At the Tuesday press conference, Franklin finally spilled the beans. The 11.5″ barrel of the Franklin Armory Reformation has lands and grooves cut into it but, instead of being spiral cut as rifling, they run straight down the barrel parallel to the bore axis. The big surprise was that their “NRS Technology” is non-rifled stabilization and utilizes straight-cut lands and grooves (SCLG).

GunLink-SHOT18_2-002But how well can a non-rifled firearm shove a projectile downrange? Well, the shots that Range Day attendees got to make wouldn’t impress anyone at Camp Perry – plugging away at CQB to intermediate distances with passable accuracy to make noise on a person-sized steel target.  The company claims 4 MOA accuracy with commercial off-the-shelf and, in a practical sense, 4-inch groups at 100 yards is plenty tight enough to have fun at the range or make clean shots in a home defense scenario.

That 4 MOA accuracy, the developers claimed at the announcement, can be tightened up to nearly 1 MOA by using their special, purpose-built ammunition. This special (and, undoubtedly, pricey) ammo looks like a scaled down, machined copper Nerf Vortex football, with a fat, rounded head and finned tail on the back that will help further stabilize the projectile as it flies.

GunLink-SHOT18_2-004It wasn’t clear whether the fins simply help the projectile fly straight, or if they engage the SCLG to impart spin (from the examples that we saw, it appears to be the latter), but we spoke with one of the engineers on the project (who was positively giddy about working on the new projectiles). We are also not sure if the Nerf Vortex projectile that we saw would be the final version that goes to market. The engineer showed us several other prototype projectiles that varied greatly and resembled everything from an elongated rifled slug to other finned designs, although, due to the nature of R&D, photos of the other projectiles were not allowed.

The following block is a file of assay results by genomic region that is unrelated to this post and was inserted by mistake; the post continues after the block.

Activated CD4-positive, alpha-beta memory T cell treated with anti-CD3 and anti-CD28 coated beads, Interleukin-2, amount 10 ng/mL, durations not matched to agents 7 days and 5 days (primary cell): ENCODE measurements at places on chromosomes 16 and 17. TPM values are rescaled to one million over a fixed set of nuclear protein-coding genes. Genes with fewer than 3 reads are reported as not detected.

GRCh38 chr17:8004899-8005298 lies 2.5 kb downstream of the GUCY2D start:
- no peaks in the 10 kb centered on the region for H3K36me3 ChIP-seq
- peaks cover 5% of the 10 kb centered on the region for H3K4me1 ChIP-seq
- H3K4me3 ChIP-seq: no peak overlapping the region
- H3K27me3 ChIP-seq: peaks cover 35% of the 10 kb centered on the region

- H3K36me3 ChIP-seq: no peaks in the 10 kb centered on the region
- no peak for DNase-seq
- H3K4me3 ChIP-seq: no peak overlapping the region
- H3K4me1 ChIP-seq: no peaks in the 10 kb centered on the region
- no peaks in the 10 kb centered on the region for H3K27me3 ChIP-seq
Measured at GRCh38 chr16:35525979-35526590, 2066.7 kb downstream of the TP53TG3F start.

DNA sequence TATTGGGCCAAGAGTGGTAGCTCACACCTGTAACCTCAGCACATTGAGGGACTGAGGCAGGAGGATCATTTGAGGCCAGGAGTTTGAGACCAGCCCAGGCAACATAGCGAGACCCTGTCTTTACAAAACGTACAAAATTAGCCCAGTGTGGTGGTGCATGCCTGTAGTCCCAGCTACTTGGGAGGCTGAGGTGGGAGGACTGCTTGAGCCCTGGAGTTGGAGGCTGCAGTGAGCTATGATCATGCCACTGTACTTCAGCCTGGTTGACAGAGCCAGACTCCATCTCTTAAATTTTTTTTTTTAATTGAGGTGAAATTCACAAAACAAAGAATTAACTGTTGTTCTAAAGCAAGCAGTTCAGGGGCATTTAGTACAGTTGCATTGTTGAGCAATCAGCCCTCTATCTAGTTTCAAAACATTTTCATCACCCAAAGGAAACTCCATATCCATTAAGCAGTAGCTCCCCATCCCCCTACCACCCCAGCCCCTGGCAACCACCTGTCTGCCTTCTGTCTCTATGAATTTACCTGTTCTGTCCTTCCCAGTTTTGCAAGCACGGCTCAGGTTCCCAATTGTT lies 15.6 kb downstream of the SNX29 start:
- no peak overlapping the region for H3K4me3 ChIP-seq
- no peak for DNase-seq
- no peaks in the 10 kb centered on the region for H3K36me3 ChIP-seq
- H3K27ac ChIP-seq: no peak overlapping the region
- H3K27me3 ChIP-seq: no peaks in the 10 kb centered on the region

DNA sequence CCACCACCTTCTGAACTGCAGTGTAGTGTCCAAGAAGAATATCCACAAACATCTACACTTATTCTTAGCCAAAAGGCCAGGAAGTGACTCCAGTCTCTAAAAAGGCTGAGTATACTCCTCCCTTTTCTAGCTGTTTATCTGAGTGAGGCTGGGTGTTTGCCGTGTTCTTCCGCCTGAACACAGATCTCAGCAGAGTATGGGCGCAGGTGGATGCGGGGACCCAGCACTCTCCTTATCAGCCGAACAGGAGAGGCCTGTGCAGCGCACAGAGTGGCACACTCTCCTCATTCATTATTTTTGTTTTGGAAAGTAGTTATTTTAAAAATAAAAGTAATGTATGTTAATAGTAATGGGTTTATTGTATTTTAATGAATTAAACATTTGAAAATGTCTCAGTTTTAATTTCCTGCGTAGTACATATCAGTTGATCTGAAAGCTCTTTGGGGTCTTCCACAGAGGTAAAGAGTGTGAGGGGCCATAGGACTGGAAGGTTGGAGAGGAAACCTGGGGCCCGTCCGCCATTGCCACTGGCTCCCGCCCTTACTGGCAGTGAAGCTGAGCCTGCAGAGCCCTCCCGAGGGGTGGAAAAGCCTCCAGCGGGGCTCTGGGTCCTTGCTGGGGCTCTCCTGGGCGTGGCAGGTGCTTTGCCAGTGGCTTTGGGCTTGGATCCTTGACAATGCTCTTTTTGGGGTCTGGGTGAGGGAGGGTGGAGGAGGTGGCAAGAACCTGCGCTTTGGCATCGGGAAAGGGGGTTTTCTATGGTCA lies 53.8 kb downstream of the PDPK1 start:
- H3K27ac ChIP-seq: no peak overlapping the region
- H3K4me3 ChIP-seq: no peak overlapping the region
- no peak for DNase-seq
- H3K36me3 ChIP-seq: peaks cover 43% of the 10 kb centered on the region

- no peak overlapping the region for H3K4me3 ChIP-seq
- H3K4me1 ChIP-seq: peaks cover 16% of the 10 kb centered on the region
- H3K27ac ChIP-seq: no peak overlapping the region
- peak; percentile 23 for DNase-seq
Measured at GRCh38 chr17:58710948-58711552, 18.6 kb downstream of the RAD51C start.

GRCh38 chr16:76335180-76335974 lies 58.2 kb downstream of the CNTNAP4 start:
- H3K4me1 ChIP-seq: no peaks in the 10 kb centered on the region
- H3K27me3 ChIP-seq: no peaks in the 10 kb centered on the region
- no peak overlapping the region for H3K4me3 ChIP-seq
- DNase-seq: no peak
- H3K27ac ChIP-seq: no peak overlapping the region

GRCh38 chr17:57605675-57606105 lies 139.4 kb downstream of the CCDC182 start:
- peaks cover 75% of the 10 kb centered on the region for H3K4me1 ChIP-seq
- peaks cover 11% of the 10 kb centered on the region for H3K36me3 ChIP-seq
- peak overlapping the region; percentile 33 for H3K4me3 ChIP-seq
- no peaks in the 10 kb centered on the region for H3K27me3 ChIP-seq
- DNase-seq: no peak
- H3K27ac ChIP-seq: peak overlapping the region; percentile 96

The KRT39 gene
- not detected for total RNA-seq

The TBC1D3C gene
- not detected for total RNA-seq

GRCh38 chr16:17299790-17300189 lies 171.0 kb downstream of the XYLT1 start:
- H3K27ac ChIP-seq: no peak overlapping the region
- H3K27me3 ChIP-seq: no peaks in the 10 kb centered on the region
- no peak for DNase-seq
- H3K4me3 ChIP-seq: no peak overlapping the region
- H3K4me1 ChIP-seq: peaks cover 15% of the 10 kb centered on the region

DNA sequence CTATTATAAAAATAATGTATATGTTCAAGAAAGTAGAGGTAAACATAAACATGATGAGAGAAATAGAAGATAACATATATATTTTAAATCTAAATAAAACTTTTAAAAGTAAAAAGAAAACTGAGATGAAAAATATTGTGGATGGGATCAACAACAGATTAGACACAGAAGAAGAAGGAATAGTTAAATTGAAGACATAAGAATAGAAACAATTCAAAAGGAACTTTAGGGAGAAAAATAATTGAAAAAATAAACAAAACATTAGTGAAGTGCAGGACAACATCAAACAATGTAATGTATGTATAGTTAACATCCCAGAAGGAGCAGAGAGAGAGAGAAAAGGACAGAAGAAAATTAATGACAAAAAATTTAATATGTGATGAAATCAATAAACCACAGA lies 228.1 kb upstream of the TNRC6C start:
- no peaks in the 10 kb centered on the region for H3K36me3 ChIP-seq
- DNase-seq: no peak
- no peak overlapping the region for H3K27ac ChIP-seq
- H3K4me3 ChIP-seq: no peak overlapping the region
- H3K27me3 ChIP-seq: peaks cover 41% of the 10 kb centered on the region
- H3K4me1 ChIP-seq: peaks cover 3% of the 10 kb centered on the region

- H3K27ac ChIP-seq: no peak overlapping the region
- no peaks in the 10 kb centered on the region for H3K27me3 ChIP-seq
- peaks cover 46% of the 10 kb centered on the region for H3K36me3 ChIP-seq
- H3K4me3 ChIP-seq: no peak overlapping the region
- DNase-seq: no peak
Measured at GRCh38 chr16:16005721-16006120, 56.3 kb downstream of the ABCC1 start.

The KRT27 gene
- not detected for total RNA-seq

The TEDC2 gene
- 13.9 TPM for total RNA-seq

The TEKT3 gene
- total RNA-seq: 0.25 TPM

One of the first thoughts that entered my mind was the price and availability of the specialized ammunition. The Franklin reps told us that they had greatly ramped up their facilities in terms of ability and output, and would be performing all of the production in house. Once the projectiles are finalized, they say that they should be able to crank out hefty volumes of the special, more accurate ammunition. While it is unlikely to be as low as some of the “salad days” pricing that we are currently seeing on commercial ammunition, high volumes will hopefully keep the prices from being astronomically high. And, for those who want to pinch pennies on ammo, the backwards-compatibility with standard ammo that provides reasonably acceptable accuracy is always there as a backup plan.

GunLink-SHOT18_4-0032So there it is: the Franklin Armory Reformation is ostensibly a non-NFA-regulated firearm with all of the surface features of a short barreled rifle, reasonable accuracy with opportunity for improvement (at a price), and no need for tax stamps or travelling papers. Is it a viable weapon? Is it the future of firearms? Is this the new “Sig Brace” trend of escaping NFA rules? Or is it just a toy that points out the absurdity of a set of regulations that the ATF will approve or disapprove based on some arguably arbitrary point (this barrel length is OK, but ¼” shorter and you go to jail; these lines going straight are OK, but if they twist, you go to jail)? Discuss the Franklin Armory Reformation in the comments below or on the GunLink Forums.